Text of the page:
Here we present a robust unsupervised method for reduction of random noise in large data sets, which we call Row-specific, Sorted PRincipal component-guided Noise Reduction (RSPR-NR). We applied the method to Arabidopsis Affymetrix microarray expression profile data collected in multiple experiments. The correlations between expression profiles of gene pairs that share Gene Ontology (GO) biological process and cellular component terms were significantly increased while those of gene pairs that do not share GO terms were decreased. RSPR-NR clearly exceeded the performance of PCA in this test using a real data set. Thus, RSPR-NR can facilitate gene discovery by reducing random noise while retaining small features in expression profile data.
This noise reduction procedure can be applied to an m rows × n columns (m > n) data matrix, D, in which the random noise is assumed to be normally distributed with a mean of zero. In general, we expect m and n to be in the range of thousands and 30–200, respectively. RSPR-NR was coded in R (ver. 2.5.1) . The R script for RSPR-NR is freely available for non-commercial use at http://www.cbs.umn.edu/labs/glazebrook/NSF2010/program/RSPR-NR/RSPR.htm.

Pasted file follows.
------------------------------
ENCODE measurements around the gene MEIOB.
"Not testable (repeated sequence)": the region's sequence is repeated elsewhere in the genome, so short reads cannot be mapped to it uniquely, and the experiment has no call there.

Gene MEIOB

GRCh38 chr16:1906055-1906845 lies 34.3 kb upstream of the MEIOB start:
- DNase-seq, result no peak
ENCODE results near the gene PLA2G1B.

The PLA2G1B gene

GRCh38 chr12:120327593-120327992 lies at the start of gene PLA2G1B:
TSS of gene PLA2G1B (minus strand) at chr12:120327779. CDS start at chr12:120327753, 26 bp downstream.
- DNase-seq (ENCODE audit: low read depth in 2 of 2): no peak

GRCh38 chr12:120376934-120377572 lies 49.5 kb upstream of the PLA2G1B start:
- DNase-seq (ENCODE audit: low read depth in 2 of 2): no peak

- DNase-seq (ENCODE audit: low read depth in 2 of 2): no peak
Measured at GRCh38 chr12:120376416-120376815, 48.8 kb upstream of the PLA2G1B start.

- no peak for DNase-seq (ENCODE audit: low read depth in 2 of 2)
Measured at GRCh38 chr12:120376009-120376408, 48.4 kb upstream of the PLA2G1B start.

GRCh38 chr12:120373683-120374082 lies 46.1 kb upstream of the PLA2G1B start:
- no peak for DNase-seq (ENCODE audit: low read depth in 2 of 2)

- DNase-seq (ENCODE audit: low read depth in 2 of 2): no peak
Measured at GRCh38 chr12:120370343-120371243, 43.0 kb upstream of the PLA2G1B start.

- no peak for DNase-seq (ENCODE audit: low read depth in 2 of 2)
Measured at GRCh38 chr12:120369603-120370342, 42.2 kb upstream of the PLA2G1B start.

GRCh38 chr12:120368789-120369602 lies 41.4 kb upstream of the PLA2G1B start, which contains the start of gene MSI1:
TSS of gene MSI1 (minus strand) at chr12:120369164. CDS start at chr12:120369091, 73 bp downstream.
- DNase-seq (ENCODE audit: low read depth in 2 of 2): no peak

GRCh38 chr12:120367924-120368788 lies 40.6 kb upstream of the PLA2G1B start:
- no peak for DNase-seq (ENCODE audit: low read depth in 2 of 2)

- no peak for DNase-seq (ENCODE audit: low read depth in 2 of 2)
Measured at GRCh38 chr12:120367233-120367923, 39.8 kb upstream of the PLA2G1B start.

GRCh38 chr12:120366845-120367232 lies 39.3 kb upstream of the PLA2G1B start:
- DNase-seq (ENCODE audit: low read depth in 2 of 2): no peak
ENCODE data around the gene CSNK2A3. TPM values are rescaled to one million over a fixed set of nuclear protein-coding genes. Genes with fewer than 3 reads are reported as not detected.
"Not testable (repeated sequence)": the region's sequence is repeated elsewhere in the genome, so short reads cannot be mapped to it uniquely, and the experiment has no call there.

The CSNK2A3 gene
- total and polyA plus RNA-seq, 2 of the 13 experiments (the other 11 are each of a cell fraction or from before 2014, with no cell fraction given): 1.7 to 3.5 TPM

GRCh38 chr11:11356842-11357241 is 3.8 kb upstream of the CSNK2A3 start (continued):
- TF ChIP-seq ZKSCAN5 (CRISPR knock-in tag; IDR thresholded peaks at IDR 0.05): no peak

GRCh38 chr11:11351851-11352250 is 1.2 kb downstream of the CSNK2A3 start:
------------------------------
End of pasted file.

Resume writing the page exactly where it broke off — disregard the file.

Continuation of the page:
The core RSPR-NR procedure is as follows.
PCA without centering or scaling was applied to D using the columns as the coordinates, to obtain the PC-coordinated data matrix P. The values in each row of P are called the PC-coordinates of the data point (i.e., the row).
In each i th row of P, the PC-coordinates were squared and sorted in descending order, yielding the sorted squared PC-coordinate matrix, S.
For each element s ij in the i th row and the j th column in S, the probability p ij = P(x > s ij ), for which s ij is derived from the normal noise model, was determined using the j th order distribution of the squared random noise. The squared values of random values sampled from the standard normal distribution N(0,1) assume the χ2-distribution with one degree of freedom. c(x; 1) and C(x; 1) denote the probability density function and the cumulative distribution function of the χ2-distribution with one degree of freedom, respectively. When n values sampled from c(x; 1) are put in decreasing order, the value in the j th rank is drawn from a distribution with probability density function
and cumulative distribution functionF j (x) = B(C(x; 1); n - j + 1, j),
where B(y; u, w) is the cumulative distribution function of the Beta distribution with parameters u and w .
To calculate p ij , the scaling factor a i for the i th row was determined as